Press Release

UK Excellence at Heart of World’s most Sophisticated Communications Satellite

By SpaceRef Editor
March 11, 2005
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UK engineering has played a key role in a revolutionary new satellite that will boost access to high-speed Internet and new 3G mobile phone services.

The first Inmarsat 4 satellite has been launched from Cape Canaveral, Florida on a NASA Atlas V rocket. It will form part of Inmarsat’s mobile communications system, which will enable international travellers including business people, disaster relief workers and journalists, to operate a virtual office anywhere in the network’s footprint.

The $770 million contract to manufacture three satellites was awarded to EADS Astrium by Inmarsat on 11th May 2000 and features the world’s most complex payload in the civil telecommunications satellite sector. The contract led to an additional 220 jobs created and more than $400 million invested in the UK space industry.

The company was awarded £7 million in research and development grants from BNSC through the Department of Trade and Industry. This helped fund pre-competitive development of the satellite’s digital on-board processor, which is vital to establish connectivity with small mobile terminals such as laptop computers.

Science and Innovation Minister Lord Sainsbury welcomed the successful launch:

“I am delighted that a  new era in mobile communications is  becoming a reality. This satellite demonstrates the sophistication of the UK’s leading engineering capability, especially in the development of cutting edge digital on-board processor technology.

“Inmarsat 4 is the first in a new generation of telecommunications satellites. The support from DTI has enabled EADS Astrium to further enhance the UK’s reputation as a world class centre of excellence.”

The first satellite will be positioned in geostationary orbit, enabling Inmarsat to cover a wide area, including most of Europe, Africa, the Middle East, Asia and the Indian Ocean. A second satellite is planned for launch in the summer to cover South America, the Atlantic Ocean and part of the Pacific Ocean. A third satellite is currently in production.

The satellites will provide the new Broadband Global Area Network (BGAN) service over major land masses and part of the ocean surface. This will extend coverage of third generation terrestrial mobile networks for telephony, data and high-speed Internet access to laptop and palm-sized terminals operating at data rates of up to 432 kbits/sec.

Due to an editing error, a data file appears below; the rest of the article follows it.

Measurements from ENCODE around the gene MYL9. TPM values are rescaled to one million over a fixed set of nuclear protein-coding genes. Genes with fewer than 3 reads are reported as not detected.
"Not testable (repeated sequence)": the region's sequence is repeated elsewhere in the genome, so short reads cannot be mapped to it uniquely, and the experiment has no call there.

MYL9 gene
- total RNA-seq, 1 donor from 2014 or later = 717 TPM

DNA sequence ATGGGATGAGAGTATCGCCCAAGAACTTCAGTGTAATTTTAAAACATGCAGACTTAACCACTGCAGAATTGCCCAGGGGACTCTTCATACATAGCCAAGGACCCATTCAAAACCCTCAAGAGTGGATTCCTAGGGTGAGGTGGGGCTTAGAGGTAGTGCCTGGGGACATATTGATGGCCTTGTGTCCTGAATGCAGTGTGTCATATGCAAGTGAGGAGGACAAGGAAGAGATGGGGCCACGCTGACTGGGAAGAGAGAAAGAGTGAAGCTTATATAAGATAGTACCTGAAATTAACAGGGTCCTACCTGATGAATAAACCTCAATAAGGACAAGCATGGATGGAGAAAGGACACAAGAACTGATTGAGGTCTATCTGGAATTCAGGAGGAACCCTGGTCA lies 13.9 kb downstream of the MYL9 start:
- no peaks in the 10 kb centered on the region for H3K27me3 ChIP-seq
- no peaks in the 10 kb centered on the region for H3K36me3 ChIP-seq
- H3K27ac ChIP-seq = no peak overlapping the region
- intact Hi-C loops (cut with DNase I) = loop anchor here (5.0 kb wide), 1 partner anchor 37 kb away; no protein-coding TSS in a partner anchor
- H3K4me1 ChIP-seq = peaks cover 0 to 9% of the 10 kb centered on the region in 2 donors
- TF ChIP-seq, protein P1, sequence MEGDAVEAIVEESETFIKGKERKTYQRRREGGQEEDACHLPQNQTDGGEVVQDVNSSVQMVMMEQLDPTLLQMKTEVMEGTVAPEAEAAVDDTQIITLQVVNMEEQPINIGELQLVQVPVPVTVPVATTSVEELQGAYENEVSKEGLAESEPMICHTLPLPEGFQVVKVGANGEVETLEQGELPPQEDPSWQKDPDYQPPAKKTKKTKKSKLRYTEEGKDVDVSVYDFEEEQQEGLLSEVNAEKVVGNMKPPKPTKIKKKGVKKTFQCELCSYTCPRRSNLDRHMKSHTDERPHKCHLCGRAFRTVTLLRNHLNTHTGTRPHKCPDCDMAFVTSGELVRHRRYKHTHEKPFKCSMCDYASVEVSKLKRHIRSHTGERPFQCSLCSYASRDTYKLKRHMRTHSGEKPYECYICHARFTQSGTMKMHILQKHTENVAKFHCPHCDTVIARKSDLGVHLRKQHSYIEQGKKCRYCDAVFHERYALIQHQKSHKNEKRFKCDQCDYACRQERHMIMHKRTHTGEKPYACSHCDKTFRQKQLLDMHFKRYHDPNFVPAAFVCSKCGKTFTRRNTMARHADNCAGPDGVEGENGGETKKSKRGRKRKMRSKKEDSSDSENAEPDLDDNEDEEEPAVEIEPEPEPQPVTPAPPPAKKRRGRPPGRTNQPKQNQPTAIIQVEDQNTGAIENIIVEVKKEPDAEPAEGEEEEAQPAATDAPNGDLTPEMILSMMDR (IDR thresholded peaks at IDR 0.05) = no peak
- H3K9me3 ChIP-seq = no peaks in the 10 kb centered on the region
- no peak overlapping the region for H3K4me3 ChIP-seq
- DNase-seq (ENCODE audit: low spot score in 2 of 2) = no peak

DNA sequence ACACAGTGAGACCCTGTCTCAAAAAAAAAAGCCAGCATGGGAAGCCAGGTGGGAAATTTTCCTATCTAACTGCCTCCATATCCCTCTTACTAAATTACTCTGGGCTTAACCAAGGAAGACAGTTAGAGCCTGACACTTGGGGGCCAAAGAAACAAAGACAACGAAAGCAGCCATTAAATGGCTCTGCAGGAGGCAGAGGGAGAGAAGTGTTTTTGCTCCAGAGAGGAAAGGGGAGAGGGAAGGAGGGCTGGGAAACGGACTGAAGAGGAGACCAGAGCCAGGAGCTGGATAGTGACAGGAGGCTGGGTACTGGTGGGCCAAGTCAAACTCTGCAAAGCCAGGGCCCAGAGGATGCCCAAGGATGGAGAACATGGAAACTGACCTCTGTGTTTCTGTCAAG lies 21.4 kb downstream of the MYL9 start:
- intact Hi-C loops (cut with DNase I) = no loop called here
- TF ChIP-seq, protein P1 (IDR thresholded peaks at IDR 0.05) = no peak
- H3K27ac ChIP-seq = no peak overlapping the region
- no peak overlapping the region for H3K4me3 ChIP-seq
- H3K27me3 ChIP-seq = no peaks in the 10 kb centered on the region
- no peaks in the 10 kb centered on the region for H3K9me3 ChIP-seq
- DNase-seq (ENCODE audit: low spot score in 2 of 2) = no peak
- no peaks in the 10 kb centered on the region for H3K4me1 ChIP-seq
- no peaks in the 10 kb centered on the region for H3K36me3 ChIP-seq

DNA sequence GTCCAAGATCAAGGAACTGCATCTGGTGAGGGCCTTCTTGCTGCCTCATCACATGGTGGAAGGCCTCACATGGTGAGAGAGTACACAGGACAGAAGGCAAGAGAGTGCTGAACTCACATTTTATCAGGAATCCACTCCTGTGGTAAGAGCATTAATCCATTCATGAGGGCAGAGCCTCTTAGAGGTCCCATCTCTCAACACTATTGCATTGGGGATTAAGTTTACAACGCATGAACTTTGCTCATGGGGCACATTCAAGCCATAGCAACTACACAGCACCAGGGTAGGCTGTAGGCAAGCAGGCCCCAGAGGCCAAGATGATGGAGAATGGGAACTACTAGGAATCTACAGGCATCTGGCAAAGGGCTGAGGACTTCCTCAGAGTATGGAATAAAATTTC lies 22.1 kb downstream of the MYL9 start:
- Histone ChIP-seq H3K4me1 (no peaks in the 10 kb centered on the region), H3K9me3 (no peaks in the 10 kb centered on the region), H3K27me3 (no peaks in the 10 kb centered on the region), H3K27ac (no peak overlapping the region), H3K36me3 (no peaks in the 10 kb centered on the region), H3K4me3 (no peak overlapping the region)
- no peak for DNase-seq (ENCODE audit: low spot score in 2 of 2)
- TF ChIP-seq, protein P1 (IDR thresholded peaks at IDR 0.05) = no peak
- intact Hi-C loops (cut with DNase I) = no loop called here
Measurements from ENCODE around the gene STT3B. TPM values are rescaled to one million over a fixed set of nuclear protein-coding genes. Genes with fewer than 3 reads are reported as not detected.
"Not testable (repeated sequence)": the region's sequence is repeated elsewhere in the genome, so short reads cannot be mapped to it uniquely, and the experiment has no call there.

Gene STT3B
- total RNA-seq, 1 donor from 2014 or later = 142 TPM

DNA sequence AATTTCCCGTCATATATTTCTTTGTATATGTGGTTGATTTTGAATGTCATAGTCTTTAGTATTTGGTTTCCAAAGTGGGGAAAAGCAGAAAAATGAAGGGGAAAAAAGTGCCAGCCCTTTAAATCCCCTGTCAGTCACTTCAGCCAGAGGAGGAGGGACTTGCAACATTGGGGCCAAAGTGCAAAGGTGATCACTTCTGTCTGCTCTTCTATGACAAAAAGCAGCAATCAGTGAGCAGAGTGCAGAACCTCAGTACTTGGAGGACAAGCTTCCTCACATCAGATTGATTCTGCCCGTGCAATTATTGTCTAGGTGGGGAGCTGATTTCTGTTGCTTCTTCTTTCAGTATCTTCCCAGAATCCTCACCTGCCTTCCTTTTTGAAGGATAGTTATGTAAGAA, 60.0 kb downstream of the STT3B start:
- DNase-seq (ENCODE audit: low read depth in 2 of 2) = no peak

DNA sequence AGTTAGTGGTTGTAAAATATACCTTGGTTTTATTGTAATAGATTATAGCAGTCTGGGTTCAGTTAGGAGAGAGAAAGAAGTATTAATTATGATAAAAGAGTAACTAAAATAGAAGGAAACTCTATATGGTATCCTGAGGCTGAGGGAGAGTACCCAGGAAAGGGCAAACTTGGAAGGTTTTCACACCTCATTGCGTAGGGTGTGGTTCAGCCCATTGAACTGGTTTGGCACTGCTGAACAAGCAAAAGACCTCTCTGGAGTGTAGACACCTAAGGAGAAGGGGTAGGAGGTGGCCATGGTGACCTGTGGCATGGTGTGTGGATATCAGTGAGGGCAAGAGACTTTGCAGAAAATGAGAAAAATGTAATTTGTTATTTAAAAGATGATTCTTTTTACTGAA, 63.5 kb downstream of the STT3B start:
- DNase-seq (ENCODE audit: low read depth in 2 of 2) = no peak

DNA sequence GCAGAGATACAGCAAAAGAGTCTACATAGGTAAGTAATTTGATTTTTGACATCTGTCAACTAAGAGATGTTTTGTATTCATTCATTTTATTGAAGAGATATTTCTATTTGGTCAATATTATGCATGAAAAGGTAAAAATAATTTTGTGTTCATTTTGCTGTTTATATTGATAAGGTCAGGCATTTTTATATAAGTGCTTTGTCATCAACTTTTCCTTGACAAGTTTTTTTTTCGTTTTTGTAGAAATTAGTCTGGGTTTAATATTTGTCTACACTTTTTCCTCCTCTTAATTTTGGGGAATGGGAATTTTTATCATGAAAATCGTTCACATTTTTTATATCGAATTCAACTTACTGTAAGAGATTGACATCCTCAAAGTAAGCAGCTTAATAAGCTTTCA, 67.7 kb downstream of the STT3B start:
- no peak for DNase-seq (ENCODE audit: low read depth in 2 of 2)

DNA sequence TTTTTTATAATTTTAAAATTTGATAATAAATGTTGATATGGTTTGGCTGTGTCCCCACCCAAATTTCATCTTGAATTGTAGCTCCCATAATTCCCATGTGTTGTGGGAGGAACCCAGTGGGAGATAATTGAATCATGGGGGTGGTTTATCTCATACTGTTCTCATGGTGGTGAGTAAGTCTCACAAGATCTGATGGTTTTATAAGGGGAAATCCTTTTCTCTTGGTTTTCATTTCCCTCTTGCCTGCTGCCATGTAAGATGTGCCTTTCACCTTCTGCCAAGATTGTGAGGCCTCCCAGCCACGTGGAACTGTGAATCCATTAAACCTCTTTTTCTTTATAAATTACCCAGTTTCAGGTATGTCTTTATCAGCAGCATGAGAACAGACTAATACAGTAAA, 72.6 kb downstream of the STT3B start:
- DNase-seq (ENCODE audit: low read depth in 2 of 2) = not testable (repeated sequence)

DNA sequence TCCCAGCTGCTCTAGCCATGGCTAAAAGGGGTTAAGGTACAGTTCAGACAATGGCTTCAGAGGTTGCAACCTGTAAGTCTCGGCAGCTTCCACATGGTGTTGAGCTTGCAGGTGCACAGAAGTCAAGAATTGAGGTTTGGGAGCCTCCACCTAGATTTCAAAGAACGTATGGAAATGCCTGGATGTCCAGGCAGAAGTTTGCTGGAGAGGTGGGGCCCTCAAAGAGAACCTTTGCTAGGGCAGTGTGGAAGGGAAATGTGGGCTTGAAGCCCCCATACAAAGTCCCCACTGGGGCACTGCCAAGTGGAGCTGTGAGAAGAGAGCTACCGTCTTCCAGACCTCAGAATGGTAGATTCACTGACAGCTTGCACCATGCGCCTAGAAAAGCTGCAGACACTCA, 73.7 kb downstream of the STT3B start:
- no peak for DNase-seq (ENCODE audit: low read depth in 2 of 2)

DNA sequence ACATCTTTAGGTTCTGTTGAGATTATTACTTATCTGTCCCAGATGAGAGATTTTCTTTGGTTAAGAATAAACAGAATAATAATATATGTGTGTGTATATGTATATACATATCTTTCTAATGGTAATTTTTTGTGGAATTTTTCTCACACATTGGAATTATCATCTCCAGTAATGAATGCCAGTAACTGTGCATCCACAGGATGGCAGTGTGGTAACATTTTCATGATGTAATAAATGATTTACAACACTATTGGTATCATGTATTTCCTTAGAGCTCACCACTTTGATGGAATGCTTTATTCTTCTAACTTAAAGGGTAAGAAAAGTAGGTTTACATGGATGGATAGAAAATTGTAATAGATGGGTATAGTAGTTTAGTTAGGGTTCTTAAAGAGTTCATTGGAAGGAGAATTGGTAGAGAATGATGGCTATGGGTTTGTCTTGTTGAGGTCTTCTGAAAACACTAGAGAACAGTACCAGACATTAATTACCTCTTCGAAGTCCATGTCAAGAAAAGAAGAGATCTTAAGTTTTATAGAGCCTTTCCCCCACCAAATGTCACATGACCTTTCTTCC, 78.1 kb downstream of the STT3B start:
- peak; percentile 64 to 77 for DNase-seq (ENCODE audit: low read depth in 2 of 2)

The launch comes on the eve of National Science Week in the UK, which offers the chance for everyone to get involved in science. This is another example of UK excellence, and of targeted Government support, which is helping to make the UK a world centre of excellence for science.

Notes to Editors

1. The DTI contributed £7 million from its contribution to the ESA ARTES 4 (Advanced Research in Telecommunications Systems) technology programme to carry out the pre-competitive development of the on-board digital processor which is “at the heart of” the mobile communications payload.  ARTES 4 is a co-funded applied technology programme, administered by the European Space Agency (ESA), which aims to improve the competitiveness of European industry in the satellite telecommunications sector.

2. BNSC is the UK Government body responsible for UK civil space policy, to help gain the best possible scientific, economic and social benefits from putting space to work. BNSC is a partnership of 11 Government Departments and Research Councils with an interest in the development or exploitation of space technologies. These are:

  • CCLRC Rutherford Appleton Laboratory
  • Department for Education and Skills
  • Department for Environment, Food and Rural Affairs
  • Department for Transport
  • Department of Trade and Industry
  • Foreign and Commonwealth Office
  • Met Office
  • Ministry of Defence
  • Natural Environment Research Council
  • Office of Science and Technology
  • Particle Physics and Astronomy Research Council

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SpaceRef staff editor.